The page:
How to scam the phishing scammer by keeping him busy on the bait using AI

How to use AI to deal with phishing emails in an organization.

In my previous article I wrote about security awareness for users and the need to educate them on phishing.

According to “People spend a total of 17 hours a week reading, responding and sending work emails both at work and at home.” This can be hectic, counter-productive and many times half of the emails are junk mail and phishing attempts.

These attacks are so honey-coated with promises of making instant millions or inheriting a good fortune which may make it difficult to resist sometimes. The easiest way of identifying a phishing attack is to check the email origins and normally the grammar is of bitter taste.

Many phishing emails request the receiver to sign-in using the provided link or provide banking details for the purported transaction which simply leads to a compromise and or loss of funds. Users are strongly advised not to clink any links from unknown sources and to check for website security before entering banking details. As a basic rule, never enter your bank details on a none https website.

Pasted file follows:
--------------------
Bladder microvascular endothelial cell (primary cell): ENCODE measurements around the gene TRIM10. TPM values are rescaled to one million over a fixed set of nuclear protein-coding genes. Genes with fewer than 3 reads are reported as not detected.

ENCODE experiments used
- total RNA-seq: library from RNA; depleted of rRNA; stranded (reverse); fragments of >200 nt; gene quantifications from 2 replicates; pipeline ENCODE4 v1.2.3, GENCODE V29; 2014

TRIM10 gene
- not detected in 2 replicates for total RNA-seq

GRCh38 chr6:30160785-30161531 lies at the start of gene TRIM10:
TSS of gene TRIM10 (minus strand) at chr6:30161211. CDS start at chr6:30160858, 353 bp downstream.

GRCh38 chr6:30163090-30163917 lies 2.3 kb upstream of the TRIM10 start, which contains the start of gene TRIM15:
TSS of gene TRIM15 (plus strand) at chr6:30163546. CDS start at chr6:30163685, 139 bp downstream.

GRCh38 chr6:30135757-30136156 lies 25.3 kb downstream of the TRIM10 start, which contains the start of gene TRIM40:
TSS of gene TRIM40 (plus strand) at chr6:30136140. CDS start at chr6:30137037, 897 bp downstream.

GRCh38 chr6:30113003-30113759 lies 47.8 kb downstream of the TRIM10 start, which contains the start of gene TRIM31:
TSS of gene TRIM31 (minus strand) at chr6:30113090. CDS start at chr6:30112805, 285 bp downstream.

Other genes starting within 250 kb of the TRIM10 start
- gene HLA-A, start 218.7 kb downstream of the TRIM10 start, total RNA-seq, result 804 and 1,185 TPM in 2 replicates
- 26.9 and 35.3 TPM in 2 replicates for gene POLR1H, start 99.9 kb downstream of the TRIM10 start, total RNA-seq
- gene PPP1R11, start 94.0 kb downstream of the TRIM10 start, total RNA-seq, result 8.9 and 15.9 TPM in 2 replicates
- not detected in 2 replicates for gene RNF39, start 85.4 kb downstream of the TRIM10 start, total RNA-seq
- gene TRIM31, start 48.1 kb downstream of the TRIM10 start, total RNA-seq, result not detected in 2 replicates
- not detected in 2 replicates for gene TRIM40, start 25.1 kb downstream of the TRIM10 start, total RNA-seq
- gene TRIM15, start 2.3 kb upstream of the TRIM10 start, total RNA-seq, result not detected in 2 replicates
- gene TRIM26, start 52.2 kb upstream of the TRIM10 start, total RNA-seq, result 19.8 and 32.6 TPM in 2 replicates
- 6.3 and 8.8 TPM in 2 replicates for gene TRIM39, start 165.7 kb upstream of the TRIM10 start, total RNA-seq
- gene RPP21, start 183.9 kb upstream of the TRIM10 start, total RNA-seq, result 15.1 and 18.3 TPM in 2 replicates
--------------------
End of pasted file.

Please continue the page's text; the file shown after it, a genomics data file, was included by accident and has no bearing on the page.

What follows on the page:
If by any chance -which normally happens, you continue to receive these emails, simply forward them to they will do a good job on wasting the scammer’s time using an artificial intelligence (AI) email robot to play along while leading nowhere. The same applies to telemarketers that call a million times over the same thing, simply setup an extension on, and they will talk to a robot all day long. It’s also worth the while to check with scam alert sites like or These sites have a good database of phone numbers and emails used by telemarketers and scammers.

You will get a report of the email or telephone conversation between a robot and the scammer. So go ahead and reduce the amount of time wasted on reading and responding to phishing emails.

Photo by Markus Spiske on Unsplash

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